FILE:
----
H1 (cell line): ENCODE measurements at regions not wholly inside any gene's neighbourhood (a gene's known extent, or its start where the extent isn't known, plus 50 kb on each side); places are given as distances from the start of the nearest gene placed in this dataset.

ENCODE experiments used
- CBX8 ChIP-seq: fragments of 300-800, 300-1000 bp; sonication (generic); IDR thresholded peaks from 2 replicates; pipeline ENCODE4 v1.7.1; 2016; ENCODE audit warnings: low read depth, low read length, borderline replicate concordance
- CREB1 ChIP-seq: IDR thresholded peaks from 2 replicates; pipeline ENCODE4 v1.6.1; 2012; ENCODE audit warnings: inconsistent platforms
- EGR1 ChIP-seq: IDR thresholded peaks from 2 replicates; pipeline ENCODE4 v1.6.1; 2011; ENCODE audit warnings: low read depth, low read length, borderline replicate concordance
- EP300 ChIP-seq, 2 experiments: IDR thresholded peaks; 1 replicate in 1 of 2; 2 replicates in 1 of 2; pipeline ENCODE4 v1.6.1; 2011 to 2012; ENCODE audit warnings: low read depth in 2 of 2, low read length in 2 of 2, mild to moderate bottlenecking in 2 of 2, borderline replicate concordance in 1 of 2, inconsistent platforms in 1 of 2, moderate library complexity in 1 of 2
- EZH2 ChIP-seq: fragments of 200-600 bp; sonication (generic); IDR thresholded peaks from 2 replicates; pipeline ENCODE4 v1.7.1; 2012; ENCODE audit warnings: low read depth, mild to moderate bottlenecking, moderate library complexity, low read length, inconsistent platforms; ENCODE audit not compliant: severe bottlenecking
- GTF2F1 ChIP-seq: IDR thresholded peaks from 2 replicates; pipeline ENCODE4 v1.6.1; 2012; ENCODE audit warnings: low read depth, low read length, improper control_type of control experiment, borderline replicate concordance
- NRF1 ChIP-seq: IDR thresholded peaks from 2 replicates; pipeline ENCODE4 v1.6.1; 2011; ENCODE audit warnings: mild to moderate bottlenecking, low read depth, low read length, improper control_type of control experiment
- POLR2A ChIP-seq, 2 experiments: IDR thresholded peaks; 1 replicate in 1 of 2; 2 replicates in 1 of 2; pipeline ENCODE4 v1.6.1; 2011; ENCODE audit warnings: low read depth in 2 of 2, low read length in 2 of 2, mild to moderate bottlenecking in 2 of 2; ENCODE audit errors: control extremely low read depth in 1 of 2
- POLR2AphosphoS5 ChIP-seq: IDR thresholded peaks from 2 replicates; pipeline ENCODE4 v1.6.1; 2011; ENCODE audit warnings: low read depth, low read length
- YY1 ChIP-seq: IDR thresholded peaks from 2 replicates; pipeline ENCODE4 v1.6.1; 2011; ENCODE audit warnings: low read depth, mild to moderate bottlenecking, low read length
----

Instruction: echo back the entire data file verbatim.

H1 (cell line): ENCODE measurements at regions not wholly inside any gene's neighbourhood (a gene's known extent, or its start where the extent isn't known, plus 50 kb on each side); places are given as distances from the start of the nearest gene placed in this dataset.

ENCODE experiments used
- CBX8 ChIP-seq: fragments of 300-800, 300-1000 bp; sonication (generic); IDR thresholded peaks from 2 replicates; pipeline ENCODE4 v1.7.1; 2016; ENCODE audit warnings: low read depth, low read length, borderline replicate concordance
- CREB1 ChIP-seq: IDR thresholded peaks from 2 replicates; pipeline ENCODE4 v1.6.1; 2012; ENCODE audit warnings: inconsistent platforms
- EGR1 ChIP-seq: IDR thresholded peaks from 2 replicates; pipeline ENCODE4 v1.6.1; 2011; ENCODE audit warnings: low read depth, low read length, borderline replicate concordance
- EP300 ChIP-seq, 2 experiments: IDR thresholded peaks; 1 replicate in 1 of 2; 2 replicates in 1 of 2; pipeline ENCODE4 v1.6.1; 2011 to 2012; ENCODE audit warnings: low read depth in 2 of 2, low read length in 2 of 2, mild to moderate bottlenecking in 2 of 2, borderline replicate concordance in 1 of 2, inconsistent platforms in 1 of 2, moderate library complexity in 1 of 2
- EZH2 ChIP-seq: fragments of 200-600 bp; sonication (generic); IDR thresholded peaks from 2 replicates; pipeline ENCODE4 v1.7.1; 2012; ENCODE audit warnings: low read depth, mild to moderate bottlenecking, moderate library complexity, low read length, inconsistent platforms; ENCODE audit not compliant: severe bottlenecking
- GTF2F1 ChIP-seq: IDR thresholded peaks from 2 replicates; pipeline ENCODE4 v1.6.1; 2012; ENCODE audit warnings: low read depth, low read length, improper control_type of control experiment, borderline replicate concordance
- NRF1 ChIP-seq: IDR thresholded peaks from 2 replicates; pipeline ENCODE4 v1.6.1; 2011; ENCODE audit warnings: mild to moderate bottlenecking, low read depth, low read length, improper control_type of control experiment
- POLR2A ChIP-seq, 2 experiments: IDR thresholded peaks; 1 replicate in 1 of 2; 2 replicates in 1 of 2; pipeline ENCODE4 v1.6.1; 2011; ENCODE audit warnings: low read depth in 2 of 2, low read length in 2 of 2, mild to moderate bottlenecking in 2 of 2; ENCODE audit errors: control extremely low read depth in 1 of 2
- POLR2AphosphoS5 ChIP-seq: IDR thresholded peaks from 2 replicates; pipeline ENCODE4 v1.6.1; 2011; ENCODE audit warnings: low read depth, low read length
- YY1 ChIP-seq: IDR thresholded peaks from 2 replicates; pipeline ENCODE4 v1.6.1; 2011; ENCODE audit warnings: low read depth, mild to moderate bottlenecking, low read length